Tuesday, May 22, 2012

The Wisdom of Cookbooks

I have a lot of cookbooks.  Most of them were part of my grandmother's and my mom's collections.  Some I have no idea where they came from.  Like this one:


This cookbook is from 1971 and was put together by the women of the Calvary Baptist Church in Denver.


It has some interesting things inside.  Like recipes from Mrs. Richard M. Nixon and Mrs. Dwight Eisenhower.



There is also this nice ditty from the section on casseroles:


I also like this kitchen prayer.

 THE KITCHEN PRAYER

Lord of all pots and pan and things since I've not time to be
A saint by doing lovely tings or watching late with Thee
Or dreaming in the dawn light or storming Heavn's gates
Make me a saint by getting meals and washing up the plates.
Although I mist have Martha's hands, I have a Mary mind
And when I black the boot and shoes, Thy sandals, Lord I find.
I think of how they trod the earth, what time I scrub the floor
Accept this meditation Lord, I haven't time for more.
Warm all the kitchen with They love, and light it with Thy peace
Forgive all my worrying and make my grumbling cease.
Thou who didst love to give men food in room or by the sea
Accept this service that I do, I do it unto Thee.

Cookbooks are such a snapshot in time.  I'm pretty sure you wouldn't find a section for men only in a cookbook published today.


Or a poem on how to preserve a husband . . .

 HOW TO PRESERVE A HUSBAND

First, use care and get one.  Not too young; but tender and a healthy growth.  Make your selection carefully and let it be final.  Otherwise they will not keep.  Like wine they improve with age.  Do not pickle or put in hot water.  This makes them sour.  Prepare as follows: Sweeten with smiles according to variety.  The sour, bitter kind are improved by a pinch of salt of common sense.  Spice with patience.  Wrap well in a mantle of charity.  Preserve over a good fire of steady devotion.  Serve with peaches and cream.  The poorest varieties make be improved by this process and kept for years in any climate.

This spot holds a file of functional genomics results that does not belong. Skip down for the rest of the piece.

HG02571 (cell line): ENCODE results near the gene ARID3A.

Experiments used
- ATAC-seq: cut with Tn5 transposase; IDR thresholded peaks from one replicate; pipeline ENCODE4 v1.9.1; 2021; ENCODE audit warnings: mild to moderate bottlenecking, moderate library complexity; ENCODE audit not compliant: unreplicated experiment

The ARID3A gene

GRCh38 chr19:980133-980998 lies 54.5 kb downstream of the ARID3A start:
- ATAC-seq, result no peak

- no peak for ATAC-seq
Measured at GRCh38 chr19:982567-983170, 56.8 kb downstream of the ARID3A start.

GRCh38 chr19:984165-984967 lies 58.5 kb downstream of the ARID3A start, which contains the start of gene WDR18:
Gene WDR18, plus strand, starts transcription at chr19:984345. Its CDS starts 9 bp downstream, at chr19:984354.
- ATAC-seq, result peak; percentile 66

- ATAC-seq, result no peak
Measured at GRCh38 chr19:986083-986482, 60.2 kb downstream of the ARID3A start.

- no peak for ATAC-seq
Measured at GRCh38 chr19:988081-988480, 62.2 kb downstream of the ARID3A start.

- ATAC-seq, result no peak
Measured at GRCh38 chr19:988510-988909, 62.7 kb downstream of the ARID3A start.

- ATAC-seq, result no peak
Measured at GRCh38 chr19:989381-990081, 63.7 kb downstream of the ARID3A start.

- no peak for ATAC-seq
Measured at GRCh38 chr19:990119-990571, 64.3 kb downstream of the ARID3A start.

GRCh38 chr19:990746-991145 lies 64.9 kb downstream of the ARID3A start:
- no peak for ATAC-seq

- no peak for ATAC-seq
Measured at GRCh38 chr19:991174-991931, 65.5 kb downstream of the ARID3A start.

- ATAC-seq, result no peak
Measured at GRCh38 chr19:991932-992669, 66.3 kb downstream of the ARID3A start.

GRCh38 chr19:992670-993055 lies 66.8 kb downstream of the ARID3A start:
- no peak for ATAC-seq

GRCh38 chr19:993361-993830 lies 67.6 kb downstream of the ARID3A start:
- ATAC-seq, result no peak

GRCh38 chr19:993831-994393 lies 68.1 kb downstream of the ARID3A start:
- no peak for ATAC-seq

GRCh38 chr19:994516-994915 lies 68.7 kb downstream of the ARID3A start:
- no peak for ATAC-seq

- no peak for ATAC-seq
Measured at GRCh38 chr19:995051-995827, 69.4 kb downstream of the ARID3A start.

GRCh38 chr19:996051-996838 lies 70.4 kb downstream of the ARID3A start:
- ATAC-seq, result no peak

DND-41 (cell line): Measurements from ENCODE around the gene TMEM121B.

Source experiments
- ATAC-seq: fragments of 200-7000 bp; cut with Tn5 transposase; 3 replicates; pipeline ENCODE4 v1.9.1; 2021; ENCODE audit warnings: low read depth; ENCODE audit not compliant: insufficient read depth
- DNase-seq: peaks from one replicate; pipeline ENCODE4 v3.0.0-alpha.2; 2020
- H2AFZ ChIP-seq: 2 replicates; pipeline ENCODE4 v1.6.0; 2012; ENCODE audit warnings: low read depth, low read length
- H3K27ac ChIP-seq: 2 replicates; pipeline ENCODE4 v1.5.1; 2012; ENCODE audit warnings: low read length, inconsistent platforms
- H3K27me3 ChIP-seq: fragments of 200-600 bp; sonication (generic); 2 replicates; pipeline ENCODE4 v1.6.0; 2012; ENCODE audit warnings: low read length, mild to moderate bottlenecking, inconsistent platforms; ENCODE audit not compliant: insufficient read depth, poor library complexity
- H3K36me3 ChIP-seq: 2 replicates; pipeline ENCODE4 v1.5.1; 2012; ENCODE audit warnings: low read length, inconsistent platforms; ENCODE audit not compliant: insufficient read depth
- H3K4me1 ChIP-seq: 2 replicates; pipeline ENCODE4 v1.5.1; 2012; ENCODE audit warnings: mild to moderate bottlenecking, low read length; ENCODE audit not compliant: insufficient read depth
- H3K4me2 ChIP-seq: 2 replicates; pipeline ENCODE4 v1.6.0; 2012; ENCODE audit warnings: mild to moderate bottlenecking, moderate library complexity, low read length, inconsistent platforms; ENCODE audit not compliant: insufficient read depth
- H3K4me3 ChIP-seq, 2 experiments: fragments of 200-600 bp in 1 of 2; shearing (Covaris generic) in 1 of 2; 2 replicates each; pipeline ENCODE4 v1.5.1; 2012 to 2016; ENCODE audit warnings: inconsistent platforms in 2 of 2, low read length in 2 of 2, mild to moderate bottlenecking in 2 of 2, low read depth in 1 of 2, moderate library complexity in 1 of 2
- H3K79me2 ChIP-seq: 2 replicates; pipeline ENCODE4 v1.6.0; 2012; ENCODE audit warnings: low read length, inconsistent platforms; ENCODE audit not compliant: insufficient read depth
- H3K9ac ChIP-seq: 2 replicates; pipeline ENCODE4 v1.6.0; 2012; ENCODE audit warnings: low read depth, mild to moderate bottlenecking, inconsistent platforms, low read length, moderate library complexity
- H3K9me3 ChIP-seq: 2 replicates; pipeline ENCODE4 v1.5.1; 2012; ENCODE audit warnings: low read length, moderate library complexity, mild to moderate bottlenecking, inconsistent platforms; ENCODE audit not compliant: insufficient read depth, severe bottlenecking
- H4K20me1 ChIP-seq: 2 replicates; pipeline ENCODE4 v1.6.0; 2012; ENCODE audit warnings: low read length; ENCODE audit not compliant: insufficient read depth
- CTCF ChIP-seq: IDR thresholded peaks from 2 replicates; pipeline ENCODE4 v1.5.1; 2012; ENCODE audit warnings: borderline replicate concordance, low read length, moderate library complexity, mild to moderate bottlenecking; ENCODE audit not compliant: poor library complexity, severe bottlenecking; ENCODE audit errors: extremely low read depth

. . . or recommendations as to what men love.


What cookbooks do you love to read?

9 comments:

  1. Kate, I love this post. I can't wait to make Mrs. Eisenhower's fudge.

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  2. Please share what was in the men's only section. That one takes me by surprise; I would have thought that men would never look at a cookbook at that time!

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    1. There are only a few things in the Men's section (BBQ beef, rolls, pie)and they are things that men are supposed to like. I get the feeling it's a "how to please your man" section not really a section for men to cook from.

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  3. Always interesting what was in the past.

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  4. The Cookbook in the picture was one of Aunt Verie's. I was thinking that the Norman Auntie's were Lutheran, but I think Verie attended the Calvary Baptist church with her husband. She was in charge of the nursery for decades and was well loved. Look and see if there are any recipes from Elvira Brown. I'm so glad that you have that cookbook and I'm sure she is happy about it too. love, Mom

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    Replies
    1. Thanks, Mom. I'm glad to know where it came from. I didn't s any recipes from Aunt Verie. :(

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  5. I have a great cookbook that was compiled by the slavic women's guild, it has a lovely note in the front from one of the contributors to her son. I am sure he never used it. Kenneth bought it at a used book store for a dollar.

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    Replies
    1. That sounds like an interesting cook book. Have you found any good recipes in it?

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